Insurance Myths – Part 2

Posted by 8 July, 2009 (0) Comment

Employers often ask why insurance companies pay the wrong employee claims.


The answer may be that it’s cost effective. Why incur court costs when you know the claimant will accept less than the cost of mounting a defence? The other answer is that sometimes they have no choice, especially when health and safety planning has been botched or ignored.

There are three questions that accident and injury lawyers will ask all claimants: 

  1. Did your employer have a health and safety policy?
  2. When did you last receive a copy?
  3. Have you signed your training record?

If the answer to all 3 is “no” the employer is in breach of a central plank of health and safety legislation. A defence is difficult to mount. Companies that specialise in mounting “no win – no fee” claims realise it’s prudent to keep claims under certain thresholds because they know it is not economical for insurers to incur legal costs attempting to defend. And claims will be paid when they shouldn’t be.

Some insurers seek to recover defence costs from businesses that have shown a flagrant disregard for health & safety. If they cannot repay the insurer the rest of us receive inflated premiums.

The last time I looked, up to 40% of UK employers’ liability premiums were spent defending claims. Premiums would increase further if insurers started fighting losing battles.

So how do we avoid funding these sometimes ill gotten gains? A great way to reduce insurance premiums now and in the future is to embrace health and safety planning. It’s not as complicated as it’s made out to be, common sense is the order of the day. If businesses had effective, up to date health and safety policies, these claims could be declined meaning reduced costs for insurers and lower premiums for all – except those sectors that collectively ignore such plans.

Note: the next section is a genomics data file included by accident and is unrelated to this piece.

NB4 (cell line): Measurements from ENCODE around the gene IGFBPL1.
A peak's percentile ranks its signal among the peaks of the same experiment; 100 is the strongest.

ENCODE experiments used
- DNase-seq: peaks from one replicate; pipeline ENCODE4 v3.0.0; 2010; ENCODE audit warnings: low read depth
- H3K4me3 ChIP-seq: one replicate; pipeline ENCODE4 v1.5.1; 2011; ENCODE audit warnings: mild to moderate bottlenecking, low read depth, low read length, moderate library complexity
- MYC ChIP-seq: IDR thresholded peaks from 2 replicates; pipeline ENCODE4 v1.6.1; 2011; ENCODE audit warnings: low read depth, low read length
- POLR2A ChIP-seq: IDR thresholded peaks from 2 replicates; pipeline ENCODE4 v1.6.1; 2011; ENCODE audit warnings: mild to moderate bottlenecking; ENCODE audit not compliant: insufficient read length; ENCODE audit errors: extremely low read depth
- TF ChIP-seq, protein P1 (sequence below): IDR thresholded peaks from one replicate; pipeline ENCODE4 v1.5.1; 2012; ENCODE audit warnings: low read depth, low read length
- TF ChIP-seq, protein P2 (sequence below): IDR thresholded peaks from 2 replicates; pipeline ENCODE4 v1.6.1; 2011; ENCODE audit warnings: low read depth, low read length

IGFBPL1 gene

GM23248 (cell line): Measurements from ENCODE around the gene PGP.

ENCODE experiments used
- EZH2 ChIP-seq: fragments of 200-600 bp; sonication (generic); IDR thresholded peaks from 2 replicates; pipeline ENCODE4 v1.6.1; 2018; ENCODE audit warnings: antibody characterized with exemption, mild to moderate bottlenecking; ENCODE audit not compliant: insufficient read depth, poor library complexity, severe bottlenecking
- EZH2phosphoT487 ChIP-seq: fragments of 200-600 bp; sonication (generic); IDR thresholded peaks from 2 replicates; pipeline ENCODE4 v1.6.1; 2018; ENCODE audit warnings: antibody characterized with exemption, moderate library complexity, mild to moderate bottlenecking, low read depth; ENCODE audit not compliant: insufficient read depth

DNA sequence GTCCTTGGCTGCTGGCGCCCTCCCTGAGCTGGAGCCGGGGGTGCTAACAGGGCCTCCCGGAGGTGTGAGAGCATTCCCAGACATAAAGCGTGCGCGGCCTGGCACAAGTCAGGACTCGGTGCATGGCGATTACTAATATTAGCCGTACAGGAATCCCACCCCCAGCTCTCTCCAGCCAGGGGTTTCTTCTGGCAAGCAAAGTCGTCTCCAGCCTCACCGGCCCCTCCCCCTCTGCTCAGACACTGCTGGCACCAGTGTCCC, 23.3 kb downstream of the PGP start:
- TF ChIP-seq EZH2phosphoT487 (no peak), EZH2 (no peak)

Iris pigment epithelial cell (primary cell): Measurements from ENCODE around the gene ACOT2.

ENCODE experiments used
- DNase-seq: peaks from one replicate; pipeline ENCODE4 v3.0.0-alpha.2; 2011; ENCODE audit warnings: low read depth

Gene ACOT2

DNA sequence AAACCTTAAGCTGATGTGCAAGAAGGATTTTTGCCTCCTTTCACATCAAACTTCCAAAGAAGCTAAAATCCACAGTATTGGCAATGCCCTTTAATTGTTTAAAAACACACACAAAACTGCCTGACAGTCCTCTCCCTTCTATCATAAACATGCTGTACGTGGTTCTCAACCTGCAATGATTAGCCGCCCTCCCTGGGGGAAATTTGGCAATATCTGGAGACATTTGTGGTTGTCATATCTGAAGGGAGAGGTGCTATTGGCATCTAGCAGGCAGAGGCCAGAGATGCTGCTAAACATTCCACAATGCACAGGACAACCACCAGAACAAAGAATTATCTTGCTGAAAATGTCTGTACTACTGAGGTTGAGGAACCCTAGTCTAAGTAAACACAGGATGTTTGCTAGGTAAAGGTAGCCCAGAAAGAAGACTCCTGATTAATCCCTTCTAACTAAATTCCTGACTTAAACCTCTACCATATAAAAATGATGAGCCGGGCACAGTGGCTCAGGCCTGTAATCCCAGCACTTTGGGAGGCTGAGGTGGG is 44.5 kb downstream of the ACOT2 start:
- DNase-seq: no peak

TOP TOP: If you have a governing body or trade association let them know they can help you cut costs by improving standards in your sector. I’m happy to help you work out how to tackle your liabilities. 

P.S. Have a peek at some of the myths  the HSE have exploded.

See our top tips section for simple ways to help yourself today.

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7 mistakes made making insurance claims

Posted by 4 July, 2009 (0) Comment

Discover common mistakes that you should try and avoid and get your claims paid or defended


  1. Failure to report immediately. You might hope the problem will go away and by not reporting it your rates might not increase. The former is possible yet the latter is unlikely. I cannot think of a single benefit of not reporting an incident immediately.
  2. Not investigating the cause of an incident. Near misses should also be investigated to assess trends and identify unsafe practices. The supervisor of the area where the incident occurred is best placed to determine whether an injury was plausible, preventable and how to prevent recurrence.
  3. Perfect documentation will mean a smooth and swift settlement. Anything else will cause delays. Health & Safety risk assessments allied to electrical checks, training records and asset registers can contribute.
  4. Keeping all parties informed can be tricky with insurers, advisers, claimants and other stakeholders involved yet proves vital when settlement looms. This is especially vital when dealing with injury claims. No mutual mystification.